5 must-know facts about the Alberta Cattle Feeders’ Association

Cattle feeders

The Alberta Cattle Feeders’ Association (ACFA) has led the industry for more than four decades. We are the voice of cattle feeders who raise a substantial percentage of beef produced in Alberta.

Here, in five brief points, is a snapshot of who we are, what we do, and why you should be interested:

1. We represent Alberta’s cattle feedlot operators

Our members’ operations range in size and number of cattle, and most are family-owned.

2. We are a volunteer organization

We have four full-time staff, and a group of contractors in Calgary and Ottawa, that get business done with the help of a large team of dedicated volunteers:

    • Our 13-member board is made up of hard-working and committed cattle feeders who not only find the time to offer us their expertise and guidance but also serve on numerous other committees and boards.
    • Our dedicated volunteers ensure the success of our events and initiatives through their participation and support throughout the year.

3. We have five main strategic priorities for industry development

We strive to provide the maximum support to our members by focussing our efforts on the following five priorities:

    • Developing and maximizing access to markets. For example, we have represented the interests of the beef industry in the development of international trade agreements such as the Canada European Free Trade Agreement and the Trans-Pacific Partnership.
    • Enhancing competitiveness by reducing regulatory burdens. We work to create ‘smart legislation’ by helping regulators understand the impact their actions will have on our efficiency. Some of our current initiatives include e-certification and simultaneous approval of veterinary drugs between the U.S. and Canada.
    • Identifying and advocating for research priorities. Research and innovation makes our product better and our operations more efficient. Some of the initiatives we have helped fund are feed grain research and the development of a Histophilosis vaccine.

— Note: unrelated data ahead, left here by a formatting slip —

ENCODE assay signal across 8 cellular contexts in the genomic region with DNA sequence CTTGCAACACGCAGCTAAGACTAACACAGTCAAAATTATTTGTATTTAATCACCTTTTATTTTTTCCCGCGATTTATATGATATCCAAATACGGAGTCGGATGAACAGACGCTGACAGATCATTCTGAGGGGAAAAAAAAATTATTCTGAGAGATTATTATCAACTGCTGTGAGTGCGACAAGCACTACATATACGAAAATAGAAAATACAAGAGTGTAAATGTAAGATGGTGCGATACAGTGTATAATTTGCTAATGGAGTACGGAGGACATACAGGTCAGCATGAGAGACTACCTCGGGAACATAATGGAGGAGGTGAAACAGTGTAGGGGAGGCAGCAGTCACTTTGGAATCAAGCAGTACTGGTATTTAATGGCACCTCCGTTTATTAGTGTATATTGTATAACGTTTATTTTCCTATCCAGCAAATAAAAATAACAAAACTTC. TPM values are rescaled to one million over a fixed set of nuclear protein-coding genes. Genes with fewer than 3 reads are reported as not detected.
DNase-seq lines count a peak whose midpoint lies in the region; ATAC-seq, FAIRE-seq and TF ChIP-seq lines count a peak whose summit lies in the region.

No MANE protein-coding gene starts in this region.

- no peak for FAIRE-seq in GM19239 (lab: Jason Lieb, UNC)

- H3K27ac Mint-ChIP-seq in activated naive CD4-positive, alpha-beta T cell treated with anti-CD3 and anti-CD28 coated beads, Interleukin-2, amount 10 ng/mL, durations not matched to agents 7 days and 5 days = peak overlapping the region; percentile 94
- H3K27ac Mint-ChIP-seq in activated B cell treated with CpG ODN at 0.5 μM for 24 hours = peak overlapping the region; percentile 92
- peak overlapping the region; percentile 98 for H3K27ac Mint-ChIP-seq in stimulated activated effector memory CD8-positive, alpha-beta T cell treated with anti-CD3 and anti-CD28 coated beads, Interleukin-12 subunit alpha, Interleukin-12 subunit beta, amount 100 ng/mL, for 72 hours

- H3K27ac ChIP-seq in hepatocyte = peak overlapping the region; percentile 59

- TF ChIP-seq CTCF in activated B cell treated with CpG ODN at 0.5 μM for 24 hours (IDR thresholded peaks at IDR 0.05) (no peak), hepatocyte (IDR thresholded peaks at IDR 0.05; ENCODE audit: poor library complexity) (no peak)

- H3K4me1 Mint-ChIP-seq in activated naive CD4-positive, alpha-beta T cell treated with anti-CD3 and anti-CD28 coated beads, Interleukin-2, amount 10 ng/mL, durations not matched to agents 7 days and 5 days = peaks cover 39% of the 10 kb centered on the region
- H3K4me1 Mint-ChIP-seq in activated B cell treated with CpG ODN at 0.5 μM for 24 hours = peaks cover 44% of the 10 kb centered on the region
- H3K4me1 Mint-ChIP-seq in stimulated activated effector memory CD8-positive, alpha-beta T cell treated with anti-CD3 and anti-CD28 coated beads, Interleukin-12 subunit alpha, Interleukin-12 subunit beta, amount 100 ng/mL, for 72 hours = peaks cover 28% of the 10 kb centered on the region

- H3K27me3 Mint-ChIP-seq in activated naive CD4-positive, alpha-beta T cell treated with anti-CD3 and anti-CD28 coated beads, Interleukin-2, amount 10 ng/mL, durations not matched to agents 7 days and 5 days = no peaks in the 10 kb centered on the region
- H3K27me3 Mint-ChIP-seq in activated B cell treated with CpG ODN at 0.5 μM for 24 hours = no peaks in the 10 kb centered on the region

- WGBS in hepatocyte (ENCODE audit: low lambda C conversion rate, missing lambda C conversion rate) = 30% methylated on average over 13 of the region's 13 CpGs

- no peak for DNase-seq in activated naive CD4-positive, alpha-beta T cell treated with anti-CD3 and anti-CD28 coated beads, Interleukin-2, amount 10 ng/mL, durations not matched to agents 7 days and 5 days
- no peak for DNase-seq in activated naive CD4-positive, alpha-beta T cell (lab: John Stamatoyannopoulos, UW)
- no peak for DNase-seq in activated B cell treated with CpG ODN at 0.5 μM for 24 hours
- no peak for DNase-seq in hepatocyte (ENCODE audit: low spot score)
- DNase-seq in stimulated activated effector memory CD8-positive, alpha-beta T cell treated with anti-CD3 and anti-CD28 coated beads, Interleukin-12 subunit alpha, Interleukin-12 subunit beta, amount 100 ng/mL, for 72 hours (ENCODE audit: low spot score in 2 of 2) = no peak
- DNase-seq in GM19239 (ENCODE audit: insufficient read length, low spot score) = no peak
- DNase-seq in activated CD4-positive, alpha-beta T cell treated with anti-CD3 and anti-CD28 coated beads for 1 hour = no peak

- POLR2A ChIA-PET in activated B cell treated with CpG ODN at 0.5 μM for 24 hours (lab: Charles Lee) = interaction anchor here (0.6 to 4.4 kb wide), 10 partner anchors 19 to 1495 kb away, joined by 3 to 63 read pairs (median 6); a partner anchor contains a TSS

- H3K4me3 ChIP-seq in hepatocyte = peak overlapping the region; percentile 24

• Working to improve industry relations, governance and funding. We work with industry partners on the allocation of check-off dollars in our efforts to drive the industry forward.
    • Building our membership by providing value. The first four priorities are part of the value we provide, as well as hosting and partnering on events and initiatives, such as the Agriculture Business Risk Management program at Lethbridge College, the Feedlot Emergency Preparedness manual, the Alberta Beef Industry Conference, the MLA dinner, and the Big on Beef event which ran in conjunction with Save on Foods.

4. We are actively working to build social license

Aside from our work to build industry’s competitiveness and access to markets, we also want the general public to understand more about how we work. This includes informing people about the care and attention that goes into ensuring animal health and welfare; as well as the measures we take to minimize the impact our industry has on the environment.

5. We are focussed on recruitment and retention

Any work in agriculture is exciting and fulfilling, and working in a feedlot is no exception. But as more and more people move into urban centres, it becomes harder for feedlot operators to find employees. Recruitment and retention are major priorities for us, and our website is a hub for recruitment notices, links to education and training, and labour and recruitment news.

That’s us in a nutshell.

Stay tuned for next week when we’ll be taking a trip back through the history of the Alberta Cattle Feeders’ Association.